SEN. KAY BAILEY HUTCHINSON (R-Tex.)
REP. HENRY HYDE (R-Ill.)
NAOMI JUDD, entertainer
JACK KEMP, co-director Empower America
SEN. JON KYL (R-Ariz.)
RABBI DANIEL LAPIN, president, Toward
CAROL LAWRENCE, actress, singer
SEN. JOE LIEBERMAN (D-Conn.)
SEN. JOHN McCAIN (R-Ariz.)
E. MICHAEL McCANN, district attorney,
Milwaukee County, Wisc.
MICHAEL MEDVED, film critic, radio host
THOMAS MONAGHAN, chair, Ave Maria
RICHARD JOHN NEUHAUS, president, Institute
on Religion and Public Life
ARMAND M. NICHOLI JR., M.D., associate
clinical professor of psychiatry, Harvard
SAM NUNN, former U.S. senator from
NEIL POSTMAN, professor, New York University
ALVIN POUSSAINT, M.D., director, Judge
Baker Children's Center, Boston
GEN. COLIN L. POWELL (ret.)
GEN. NORMAN SCHWARZKOPF (ret.)
GLENN TINDER, professor emeritus of political
science, University of Massachusetts
C. DELORES TUCKER, chair, the National
Political Congress of Black Women
JOAN VAN ARK, actress, producer, director
JIM WALLIS, editor, Sojourners magazine;
leader, Call to Renewal Program
DAVID WALSH, president, National Institute
on Media and the Family
JERRY M. WIENER, professor emeritus of psychiatry
and pediatrics, George Washington
ELIE WIESEL, professor of humanities, Boston
JAMES Q. WILSON, professor emeritus, UCLA
ALAN WOLFE, professor, Boston University
DANIEL YANKELOVICH, president, the Public
Although networks and production studios deny responsibility, their reasoning is no more complex than that which made the executives of America's tobacco companies lie through their teeth for decades when they were privately perfectly aware that their product was addictive and injurious to health as well. Even after it had been clearly established that well over 400,000 Americans were dying every year from the effects of tobacco smoke—with uncounted millions throughout the rest of the planet—the lying continued. Do not be confused, therefore, by the evasive denials now emanating from those who create and market our various forms of public entertainment.
Parents and other concerned adults are under a moral obligation to provide themselves with basic relevant information. For example, according to the A.C. Nielsen Company the average child (age 2 through 11) watches nearly four hours of television per day. In August 1999 the American Academy of Pediatrics recommended that children under the age of two not be permitted to watch television at all, on the grounds that doing so deprives them of social interaction which is critical for early brain development. The same physicians' organization recommended that older children sleep in media-free bedrooms to reduce their exposure to questionable references. And yet more than half of all children in America have a television set in their bedrooms. A 1994 study by the Center for Media and Popular Culture reports an average of fifteen violent acts being televised per channel per hour between 6 A.M. and midnight, an increase of 41 percent in only four years. In his 1999 national address on media violence after the student massacre at Columbine High School in Littleton, Colorado, President Clinton reported that "by the time the typical American child reaches the age of eighteen, he or she has seen 200,000 dramatized acts of violence and 40,000 dramatized murders." And there are scores of reliable studies suggesting that television violence may contribute to aggressive behavior.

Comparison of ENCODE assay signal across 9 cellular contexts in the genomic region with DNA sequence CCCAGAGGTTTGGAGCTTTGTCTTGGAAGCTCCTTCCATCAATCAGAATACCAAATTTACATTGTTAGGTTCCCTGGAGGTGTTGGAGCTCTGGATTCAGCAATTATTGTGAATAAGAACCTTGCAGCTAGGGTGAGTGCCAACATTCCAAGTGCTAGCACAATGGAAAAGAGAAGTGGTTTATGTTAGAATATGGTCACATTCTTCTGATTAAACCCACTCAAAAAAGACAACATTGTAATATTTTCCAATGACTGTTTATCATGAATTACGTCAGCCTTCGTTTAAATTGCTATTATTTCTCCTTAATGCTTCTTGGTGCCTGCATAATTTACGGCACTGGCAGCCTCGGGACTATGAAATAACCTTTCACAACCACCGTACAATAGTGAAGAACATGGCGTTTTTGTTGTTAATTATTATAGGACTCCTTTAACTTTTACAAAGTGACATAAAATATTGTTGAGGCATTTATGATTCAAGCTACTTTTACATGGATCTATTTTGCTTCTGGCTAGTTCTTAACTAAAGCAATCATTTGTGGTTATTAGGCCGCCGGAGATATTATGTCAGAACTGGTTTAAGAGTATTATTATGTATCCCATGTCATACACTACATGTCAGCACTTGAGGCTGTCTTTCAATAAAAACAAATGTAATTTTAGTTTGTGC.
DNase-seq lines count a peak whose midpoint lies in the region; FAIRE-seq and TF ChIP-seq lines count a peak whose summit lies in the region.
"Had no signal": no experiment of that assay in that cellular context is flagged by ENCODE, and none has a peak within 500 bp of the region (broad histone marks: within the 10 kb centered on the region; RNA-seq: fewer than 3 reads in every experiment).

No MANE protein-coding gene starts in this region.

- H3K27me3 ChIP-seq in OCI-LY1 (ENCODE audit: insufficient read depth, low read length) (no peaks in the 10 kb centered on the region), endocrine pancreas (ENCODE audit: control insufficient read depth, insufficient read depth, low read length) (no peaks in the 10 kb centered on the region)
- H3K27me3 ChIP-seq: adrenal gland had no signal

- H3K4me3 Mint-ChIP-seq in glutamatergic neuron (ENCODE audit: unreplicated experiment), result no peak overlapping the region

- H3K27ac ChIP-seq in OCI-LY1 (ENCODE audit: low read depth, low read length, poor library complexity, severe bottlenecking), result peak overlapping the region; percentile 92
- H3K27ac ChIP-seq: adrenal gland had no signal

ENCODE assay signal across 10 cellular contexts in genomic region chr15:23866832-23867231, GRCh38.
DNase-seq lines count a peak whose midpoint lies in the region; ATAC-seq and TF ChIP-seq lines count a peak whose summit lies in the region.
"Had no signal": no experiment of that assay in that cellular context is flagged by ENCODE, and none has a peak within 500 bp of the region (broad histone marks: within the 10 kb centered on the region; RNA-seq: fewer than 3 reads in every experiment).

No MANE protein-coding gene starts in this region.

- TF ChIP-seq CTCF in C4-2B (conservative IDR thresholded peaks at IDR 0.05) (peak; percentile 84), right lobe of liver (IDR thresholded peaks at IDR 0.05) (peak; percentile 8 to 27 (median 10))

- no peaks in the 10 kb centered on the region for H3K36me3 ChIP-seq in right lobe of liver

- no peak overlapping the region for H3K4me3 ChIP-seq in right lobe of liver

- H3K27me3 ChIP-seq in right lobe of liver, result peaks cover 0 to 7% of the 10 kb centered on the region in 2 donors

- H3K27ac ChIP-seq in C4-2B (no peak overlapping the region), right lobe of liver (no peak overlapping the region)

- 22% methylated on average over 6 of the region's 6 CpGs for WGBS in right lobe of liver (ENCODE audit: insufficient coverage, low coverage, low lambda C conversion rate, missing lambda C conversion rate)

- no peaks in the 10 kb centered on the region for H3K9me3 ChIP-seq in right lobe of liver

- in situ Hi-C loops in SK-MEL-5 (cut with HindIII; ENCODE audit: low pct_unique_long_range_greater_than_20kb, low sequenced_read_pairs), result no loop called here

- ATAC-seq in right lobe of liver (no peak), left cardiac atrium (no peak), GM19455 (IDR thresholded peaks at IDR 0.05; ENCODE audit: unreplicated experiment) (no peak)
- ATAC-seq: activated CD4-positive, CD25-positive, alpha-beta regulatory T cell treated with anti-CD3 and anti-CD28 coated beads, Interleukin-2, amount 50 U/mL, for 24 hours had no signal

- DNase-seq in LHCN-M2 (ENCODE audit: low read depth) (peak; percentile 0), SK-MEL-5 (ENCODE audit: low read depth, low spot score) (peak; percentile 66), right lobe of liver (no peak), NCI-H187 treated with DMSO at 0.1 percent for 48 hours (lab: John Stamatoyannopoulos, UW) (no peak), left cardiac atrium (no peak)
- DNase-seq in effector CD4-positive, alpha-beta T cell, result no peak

My purpose in writing this book, therefore, is to provide responsible adults with the ammunition they need to wage a successful cultural war for the attentive consciousness of America's children.
|Do We Deserve Our Freedom?||32|
|The Role of Network Executives||73|
|A Cause That Is Neither Conservative Nor Liberal||77|
|An Ironic Twist||85|
|Pushing the Envelope||88|
|Late Night Raunch||90|
|Just Shoot Me||93|
|The Occasion of Sin||107|
|The Parents Television Council||110|
|Reaction to Action Should Be Revulsion||114|
|Self-Policing of Popular Entertainment||118|
|What Would You Think?||125|
|2.||The Denial of Responsibility||129|
|The Issue Is Misconstrued||130|
|The Fragility of Civilization||133|
|Influence of Media on Children||139|
|The Suburbanization of Television||151|
|Advertisers Are Part of the Problem||154|
|Misplaced Industry Concern||159|
|Sen. Joe Lieberman||163|
|3.||The Audience for Garbage||165|
|Only Some Audiences Want Smut||173|
|4.||The Offenders: A Closer Look at One Teen Idol||179|
|Statement to Time-Warner||213|
|5.||Shock Jocks and Confrontation TV: Howard Stern and Jerry Springer||219|
|6.||Popular Music and Recordings||243|
|Music and Violence||268|
|The Problem of Violence||278|
|Stop Teaching Our Kids to Kill||292|
|An Ancient Legal Principle||319|
|The Print Media||329|
|The Function of a Parent||338|
|Questioning versus Simply Rejecting Authority||340|
|National Public Radio||345|
|Social Unrest and Delinquency||350|
|Dove Foundation Study||355|
|Strengthening Moral Values||362|
|The Power of a Letter||366|
|Picketing and Boycotts||368|
|The Religion Solution||369|
|Jack Valenti on Teaching Morality in Schools||371|
|Federal Trade Commission||372|
|More Good News||376|
|And Still More||378|
|The Power of a Star||379|
|Appendix A||Resource Organizations||383|
|Appendix B||Media Contacts||399|